Atherosclerosis is a hardening of the arteries that supply blood to the head and neck (carotid and vertebral arteries), thus causing narrowing and eventually blockage of these vessels. Atherosclerosis of the carotid arteries often cause transient ischemic attacks (TIAs or ministrokes) because pieces of the material that forms the blockage (plaque) and blood clots that form on the plaque break off and are carried into the head where they can block vessels supplying blood the brain.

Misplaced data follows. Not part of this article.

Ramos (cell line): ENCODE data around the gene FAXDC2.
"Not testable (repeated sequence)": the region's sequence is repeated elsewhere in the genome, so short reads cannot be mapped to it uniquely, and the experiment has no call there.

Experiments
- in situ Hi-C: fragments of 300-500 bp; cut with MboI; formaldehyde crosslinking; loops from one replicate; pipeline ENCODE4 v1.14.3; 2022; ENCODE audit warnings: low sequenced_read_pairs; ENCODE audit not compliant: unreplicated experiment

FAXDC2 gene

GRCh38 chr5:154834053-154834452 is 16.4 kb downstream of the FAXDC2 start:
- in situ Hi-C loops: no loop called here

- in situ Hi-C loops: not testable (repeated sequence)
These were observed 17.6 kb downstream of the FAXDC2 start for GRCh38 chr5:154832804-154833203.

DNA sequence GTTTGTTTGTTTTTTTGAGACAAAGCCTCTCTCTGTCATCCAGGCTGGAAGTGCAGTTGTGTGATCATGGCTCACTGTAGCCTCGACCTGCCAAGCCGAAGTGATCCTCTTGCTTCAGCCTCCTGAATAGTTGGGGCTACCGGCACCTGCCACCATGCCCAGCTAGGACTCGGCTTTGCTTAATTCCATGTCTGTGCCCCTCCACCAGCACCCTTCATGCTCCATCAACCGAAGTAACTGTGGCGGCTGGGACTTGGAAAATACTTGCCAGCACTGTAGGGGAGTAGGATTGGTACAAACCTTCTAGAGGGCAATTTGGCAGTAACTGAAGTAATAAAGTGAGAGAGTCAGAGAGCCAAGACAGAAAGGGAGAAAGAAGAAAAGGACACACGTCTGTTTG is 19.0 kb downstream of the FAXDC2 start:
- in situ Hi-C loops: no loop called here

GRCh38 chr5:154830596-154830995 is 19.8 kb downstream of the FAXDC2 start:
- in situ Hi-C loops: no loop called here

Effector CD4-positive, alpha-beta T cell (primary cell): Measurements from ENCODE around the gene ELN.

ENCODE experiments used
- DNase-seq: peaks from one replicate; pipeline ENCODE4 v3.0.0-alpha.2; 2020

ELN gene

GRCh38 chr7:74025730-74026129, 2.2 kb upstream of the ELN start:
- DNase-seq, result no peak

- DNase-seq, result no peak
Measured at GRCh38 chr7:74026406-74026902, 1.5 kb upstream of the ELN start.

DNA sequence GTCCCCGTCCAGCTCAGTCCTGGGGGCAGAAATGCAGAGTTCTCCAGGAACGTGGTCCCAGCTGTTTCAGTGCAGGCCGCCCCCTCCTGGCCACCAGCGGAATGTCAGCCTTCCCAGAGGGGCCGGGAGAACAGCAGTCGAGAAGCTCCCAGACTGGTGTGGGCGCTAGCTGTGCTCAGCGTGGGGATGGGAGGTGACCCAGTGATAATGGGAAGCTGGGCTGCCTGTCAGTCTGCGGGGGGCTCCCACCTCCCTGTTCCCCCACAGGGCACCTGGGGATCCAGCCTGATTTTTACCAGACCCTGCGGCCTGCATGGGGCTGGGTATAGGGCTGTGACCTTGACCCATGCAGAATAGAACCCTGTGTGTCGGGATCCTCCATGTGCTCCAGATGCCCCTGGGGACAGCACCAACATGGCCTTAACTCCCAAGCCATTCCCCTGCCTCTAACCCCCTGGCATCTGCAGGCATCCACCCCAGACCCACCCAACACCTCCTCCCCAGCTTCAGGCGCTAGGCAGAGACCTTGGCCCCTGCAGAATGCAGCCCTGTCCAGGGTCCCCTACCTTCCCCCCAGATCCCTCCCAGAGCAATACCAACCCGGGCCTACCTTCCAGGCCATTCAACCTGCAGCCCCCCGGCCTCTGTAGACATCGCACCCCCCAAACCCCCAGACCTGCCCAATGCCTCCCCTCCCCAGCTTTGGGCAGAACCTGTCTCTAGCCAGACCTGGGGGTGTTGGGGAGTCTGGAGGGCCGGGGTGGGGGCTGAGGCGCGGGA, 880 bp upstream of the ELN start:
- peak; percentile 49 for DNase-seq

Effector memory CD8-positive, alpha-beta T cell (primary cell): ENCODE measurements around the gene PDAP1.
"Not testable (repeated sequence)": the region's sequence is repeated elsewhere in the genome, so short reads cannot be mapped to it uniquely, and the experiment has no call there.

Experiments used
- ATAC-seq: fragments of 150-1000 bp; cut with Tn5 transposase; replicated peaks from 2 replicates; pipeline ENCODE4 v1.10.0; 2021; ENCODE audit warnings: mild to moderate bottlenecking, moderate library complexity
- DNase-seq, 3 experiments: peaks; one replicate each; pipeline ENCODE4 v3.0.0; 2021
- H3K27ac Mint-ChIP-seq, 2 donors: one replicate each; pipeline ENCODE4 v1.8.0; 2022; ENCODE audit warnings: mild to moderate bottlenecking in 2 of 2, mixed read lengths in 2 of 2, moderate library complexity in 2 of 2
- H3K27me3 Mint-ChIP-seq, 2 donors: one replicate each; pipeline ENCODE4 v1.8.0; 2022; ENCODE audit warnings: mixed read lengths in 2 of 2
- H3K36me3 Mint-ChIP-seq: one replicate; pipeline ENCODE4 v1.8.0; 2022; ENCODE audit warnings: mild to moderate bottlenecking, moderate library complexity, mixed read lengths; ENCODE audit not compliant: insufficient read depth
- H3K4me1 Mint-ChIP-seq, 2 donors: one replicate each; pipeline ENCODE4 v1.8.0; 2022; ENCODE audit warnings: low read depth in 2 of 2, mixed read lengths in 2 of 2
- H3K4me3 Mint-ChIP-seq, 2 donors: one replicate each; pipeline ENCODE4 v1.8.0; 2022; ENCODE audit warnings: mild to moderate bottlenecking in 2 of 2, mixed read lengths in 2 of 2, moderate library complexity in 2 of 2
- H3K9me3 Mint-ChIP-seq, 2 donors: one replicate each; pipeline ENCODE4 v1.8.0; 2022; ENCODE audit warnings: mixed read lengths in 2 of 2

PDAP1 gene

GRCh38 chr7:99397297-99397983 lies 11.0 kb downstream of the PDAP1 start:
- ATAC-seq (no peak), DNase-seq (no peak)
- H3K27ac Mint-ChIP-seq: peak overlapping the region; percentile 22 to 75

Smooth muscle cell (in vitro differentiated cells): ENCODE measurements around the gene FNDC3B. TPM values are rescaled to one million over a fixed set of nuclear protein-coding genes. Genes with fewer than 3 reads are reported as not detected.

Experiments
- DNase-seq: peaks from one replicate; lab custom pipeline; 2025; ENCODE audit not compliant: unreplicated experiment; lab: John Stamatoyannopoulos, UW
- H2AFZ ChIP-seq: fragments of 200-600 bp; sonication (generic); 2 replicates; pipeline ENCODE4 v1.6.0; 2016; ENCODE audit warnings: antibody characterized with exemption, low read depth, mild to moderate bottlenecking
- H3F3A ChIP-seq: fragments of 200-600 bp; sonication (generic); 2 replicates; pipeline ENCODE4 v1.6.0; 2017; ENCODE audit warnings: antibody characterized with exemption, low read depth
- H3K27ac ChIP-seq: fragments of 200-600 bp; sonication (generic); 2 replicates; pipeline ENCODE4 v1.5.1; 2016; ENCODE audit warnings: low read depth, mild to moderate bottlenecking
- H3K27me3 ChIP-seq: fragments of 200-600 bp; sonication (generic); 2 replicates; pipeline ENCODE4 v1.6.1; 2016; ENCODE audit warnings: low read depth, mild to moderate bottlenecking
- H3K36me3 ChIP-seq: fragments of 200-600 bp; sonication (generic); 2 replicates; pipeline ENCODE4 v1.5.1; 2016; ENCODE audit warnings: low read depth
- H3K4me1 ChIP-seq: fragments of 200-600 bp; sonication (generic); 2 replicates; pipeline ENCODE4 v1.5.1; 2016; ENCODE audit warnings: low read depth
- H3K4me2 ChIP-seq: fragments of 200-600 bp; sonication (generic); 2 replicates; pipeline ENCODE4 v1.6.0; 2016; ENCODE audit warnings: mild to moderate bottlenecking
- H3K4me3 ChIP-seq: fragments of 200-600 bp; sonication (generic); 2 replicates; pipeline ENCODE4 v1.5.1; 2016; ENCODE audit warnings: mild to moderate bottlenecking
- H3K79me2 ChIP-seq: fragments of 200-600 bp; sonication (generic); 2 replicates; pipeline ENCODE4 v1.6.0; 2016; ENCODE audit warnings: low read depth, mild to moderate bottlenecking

If there is blockage of a larger vessel or the blockage doesn’t break up right away, a stroke results. The symptoms of blockage of these vessels may get better and worse, or they may suddenly appear if a stroke occurs. Extracranial atherosclerosis should be treated when it is found. If there are reasons why medical therapy or surgery is not recommended (such as a severe narrowing (especially in a location that cannot be safely reached by the surgeon), poor health, or previous radiation therapy to the neck), angioplasty and possibly stenting may be recommended. A catheter is placed into an artery (usually in the leg, similar to an angiogram of the heart) and threaded up to the vessel with the blockage. A small catheter with a balloon on the tip is inserted at the site of the blockage and inflated to open the vessel; occasionally a stent (a metal tube designed to keep the vessel open) is placed. Blood thinners are given during the procedure and for a short time after to prevent blood clots as it starts to heal.